Pastor Protection Acts generally state that the government may not require clergy or houses of worship to perform marriages or host marriage ceremonies that would conflict with their faith. We believe that these bills are unnecessary because the Free Exercise Clause of the U.S. Constitution already guarantees as much, and we don’t oppose them if the language is actually limited to that purpose.
Many states, however, are introducing Pastor Protection Acts that go further than protecting clergy or houses of worship from performing marriages that conflict with their faith. We are currently tracking more than a handful of bills like this, including legislation in Georgia, Florida, and Colorado.
As mentioned above, we have no objections to allowing members of the clergy, while acting as clergy, to refuse to perform a marriage they believe violates their religious beliefs. Nor do we object to bills that would allow houses of worship and similar religious entities to refuse to have marriages performed in their buildings. The broad Pastor Protection Act, however, would exempt religious organizations from providing marriage related services to couples even if those organizations were providing public accommodations and were engaging in commercial activities. There are clear differences between a house of worship that hosts the weddings of its members and wants keep it that way and a religious organization that runs a commercial wedding hall that is open to the public as a business to make money.
It seems, therefore, that bills like these are specifically designed to stretch beyond just reinforcing the rights of clergy members, and instead, to create exemptions for a broad range of religious organizations or even organizations with just a connection to a religious organization (whatever that means) from existing public accommodations laws. This is exactly what Colorado HB 1123 would do. It would amend the state’s current public accommodations provisions so that for the purposes of solemnization of any marriage or providing goods and services related to the solemnization of any marriage, religious organizations are no longer considered to be a place of public accommodation. This bill is scheduled to be heard in a Colorado House committee this week.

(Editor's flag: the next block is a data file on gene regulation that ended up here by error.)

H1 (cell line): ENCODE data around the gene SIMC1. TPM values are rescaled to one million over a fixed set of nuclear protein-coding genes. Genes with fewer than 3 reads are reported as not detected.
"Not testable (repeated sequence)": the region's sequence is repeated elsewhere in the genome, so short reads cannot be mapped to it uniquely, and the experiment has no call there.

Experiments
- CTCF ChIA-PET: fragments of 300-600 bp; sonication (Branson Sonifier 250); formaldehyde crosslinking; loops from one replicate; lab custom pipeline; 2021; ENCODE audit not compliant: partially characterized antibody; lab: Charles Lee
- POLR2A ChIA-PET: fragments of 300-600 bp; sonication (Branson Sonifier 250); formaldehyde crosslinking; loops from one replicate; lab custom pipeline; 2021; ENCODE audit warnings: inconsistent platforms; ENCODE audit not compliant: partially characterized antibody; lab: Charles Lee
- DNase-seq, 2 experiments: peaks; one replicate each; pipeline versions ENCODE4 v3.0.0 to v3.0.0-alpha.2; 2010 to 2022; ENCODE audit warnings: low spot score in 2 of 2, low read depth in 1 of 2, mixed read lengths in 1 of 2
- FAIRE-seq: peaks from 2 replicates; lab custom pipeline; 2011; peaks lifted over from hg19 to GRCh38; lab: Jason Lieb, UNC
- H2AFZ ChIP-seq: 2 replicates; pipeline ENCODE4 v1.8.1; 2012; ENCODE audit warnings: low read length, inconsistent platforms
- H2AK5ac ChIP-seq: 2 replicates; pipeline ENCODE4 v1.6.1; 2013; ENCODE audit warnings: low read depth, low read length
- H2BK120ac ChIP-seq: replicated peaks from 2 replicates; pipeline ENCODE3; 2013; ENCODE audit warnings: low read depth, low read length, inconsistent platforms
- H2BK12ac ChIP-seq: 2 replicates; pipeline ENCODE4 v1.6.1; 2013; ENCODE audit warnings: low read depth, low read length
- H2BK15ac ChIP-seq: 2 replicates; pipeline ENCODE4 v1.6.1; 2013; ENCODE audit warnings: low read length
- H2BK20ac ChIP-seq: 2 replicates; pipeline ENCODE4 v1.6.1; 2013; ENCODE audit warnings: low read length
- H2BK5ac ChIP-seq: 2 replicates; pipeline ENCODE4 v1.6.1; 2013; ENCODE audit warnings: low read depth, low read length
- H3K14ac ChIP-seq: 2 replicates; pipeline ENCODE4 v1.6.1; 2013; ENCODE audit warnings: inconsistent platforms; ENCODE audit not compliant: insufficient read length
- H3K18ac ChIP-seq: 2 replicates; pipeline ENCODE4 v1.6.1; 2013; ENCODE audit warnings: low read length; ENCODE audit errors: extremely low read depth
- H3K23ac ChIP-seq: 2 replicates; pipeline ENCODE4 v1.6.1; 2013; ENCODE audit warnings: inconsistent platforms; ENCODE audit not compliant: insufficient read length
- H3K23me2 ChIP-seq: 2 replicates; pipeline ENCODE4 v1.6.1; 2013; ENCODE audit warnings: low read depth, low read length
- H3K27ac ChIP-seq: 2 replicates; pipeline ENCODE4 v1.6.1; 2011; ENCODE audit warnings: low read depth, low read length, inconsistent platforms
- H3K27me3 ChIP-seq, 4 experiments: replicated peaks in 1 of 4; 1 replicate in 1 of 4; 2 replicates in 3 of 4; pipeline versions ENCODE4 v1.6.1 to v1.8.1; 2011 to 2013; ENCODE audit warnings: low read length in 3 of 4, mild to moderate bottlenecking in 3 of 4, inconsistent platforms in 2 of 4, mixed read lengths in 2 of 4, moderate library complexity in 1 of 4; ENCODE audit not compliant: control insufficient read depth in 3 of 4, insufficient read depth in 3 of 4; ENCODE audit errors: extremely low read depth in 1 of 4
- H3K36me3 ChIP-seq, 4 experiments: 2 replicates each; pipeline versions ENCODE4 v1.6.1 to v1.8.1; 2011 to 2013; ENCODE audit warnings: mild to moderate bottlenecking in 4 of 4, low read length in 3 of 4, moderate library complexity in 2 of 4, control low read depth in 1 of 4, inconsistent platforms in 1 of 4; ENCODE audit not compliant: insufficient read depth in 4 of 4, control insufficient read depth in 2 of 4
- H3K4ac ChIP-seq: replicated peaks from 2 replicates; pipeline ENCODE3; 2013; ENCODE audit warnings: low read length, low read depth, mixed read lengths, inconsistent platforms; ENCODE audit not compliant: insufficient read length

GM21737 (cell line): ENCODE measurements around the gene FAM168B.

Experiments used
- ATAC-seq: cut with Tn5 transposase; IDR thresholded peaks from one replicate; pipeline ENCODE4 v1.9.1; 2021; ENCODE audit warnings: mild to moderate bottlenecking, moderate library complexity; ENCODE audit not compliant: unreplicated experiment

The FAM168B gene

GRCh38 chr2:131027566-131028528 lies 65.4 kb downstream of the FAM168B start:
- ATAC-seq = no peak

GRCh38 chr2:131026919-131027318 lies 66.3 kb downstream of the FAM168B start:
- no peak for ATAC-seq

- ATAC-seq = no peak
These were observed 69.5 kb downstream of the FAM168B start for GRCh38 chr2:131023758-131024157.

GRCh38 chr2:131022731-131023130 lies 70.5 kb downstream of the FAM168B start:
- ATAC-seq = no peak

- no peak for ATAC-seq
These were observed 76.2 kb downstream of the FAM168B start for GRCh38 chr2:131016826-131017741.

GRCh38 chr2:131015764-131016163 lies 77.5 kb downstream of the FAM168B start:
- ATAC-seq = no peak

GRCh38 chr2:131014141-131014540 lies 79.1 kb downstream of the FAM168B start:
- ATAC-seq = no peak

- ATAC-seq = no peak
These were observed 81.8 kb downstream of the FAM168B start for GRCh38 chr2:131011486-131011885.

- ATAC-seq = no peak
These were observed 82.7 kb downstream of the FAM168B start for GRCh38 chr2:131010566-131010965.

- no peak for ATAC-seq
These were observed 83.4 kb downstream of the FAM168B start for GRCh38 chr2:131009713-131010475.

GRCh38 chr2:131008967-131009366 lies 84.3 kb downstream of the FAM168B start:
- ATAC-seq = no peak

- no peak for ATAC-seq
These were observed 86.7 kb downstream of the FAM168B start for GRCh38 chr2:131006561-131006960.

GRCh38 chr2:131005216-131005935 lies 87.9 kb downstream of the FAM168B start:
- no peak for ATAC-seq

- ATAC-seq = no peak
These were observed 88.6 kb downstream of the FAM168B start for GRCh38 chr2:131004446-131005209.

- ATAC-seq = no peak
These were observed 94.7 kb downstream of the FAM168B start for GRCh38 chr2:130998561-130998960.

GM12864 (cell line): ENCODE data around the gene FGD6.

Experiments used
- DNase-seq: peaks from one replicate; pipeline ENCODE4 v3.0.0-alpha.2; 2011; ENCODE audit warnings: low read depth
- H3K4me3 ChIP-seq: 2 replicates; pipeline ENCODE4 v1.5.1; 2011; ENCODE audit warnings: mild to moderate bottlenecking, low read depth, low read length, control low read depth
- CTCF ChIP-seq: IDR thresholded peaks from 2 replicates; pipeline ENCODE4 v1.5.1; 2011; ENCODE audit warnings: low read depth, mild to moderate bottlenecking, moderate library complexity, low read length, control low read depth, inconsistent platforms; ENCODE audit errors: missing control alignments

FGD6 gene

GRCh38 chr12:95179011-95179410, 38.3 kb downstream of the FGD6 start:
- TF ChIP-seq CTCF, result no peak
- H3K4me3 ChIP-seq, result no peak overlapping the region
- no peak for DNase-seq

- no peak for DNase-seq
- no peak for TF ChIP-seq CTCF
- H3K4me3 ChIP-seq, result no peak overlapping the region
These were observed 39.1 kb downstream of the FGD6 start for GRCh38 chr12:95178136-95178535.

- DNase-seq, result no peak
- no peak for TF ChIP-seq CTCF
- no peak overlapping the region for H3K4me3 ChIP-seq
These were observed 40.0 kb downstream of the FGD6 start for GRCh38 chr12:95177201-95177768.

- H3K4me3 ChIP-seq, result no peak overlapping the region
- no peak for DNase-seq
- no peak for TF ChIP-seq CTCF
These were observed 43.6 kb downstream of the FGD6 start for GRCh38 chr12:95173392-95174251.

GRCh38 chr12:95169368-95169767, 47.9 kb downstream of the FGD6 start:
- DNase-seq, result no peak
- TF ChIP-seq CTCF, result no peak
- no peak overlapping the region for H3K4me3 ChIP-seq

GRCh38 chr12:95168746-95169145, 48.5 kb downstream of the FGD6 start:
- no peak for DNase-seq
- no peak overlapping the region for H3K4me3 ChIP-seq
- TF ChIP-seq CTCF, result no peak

There seems to be a similar motivation in Florida. Like the Colorado bill, Florida HB 43/SB 110, the Florida Pastor Protection Act, would allow religious organizations to ignore public accommodations laws. During a committee hearing last week on HB 43, a committee member offered an amendment that would have allowed an exemption only for religious organizations that do not fall within the state’s definition of a public accommodation. This amendment to narrow the bill and require religious organizations running commercial businesses to abide by the same public accommodations laws that other businesses must follow, was fiercely debated but was ultimately withdrawn. The original bill passed the committee. SB 110 is scheduled to be heard in a Senate committee this week.
Georgia’s Pastor Protection Act, was also the subject of a hearing last week. A subcommittee of the House Judiciary Committee (civil) discussed the concerns that their bill was too broad, and promised to try to resolve the issue before the bill is discussed in a full committee hearing. Whether they will be able to resolve their differences remains to be seen.
We will continue to keep an eye on these bills as well as the many other bills that would harm couples seeking to celebrate their fundamental right of marriage.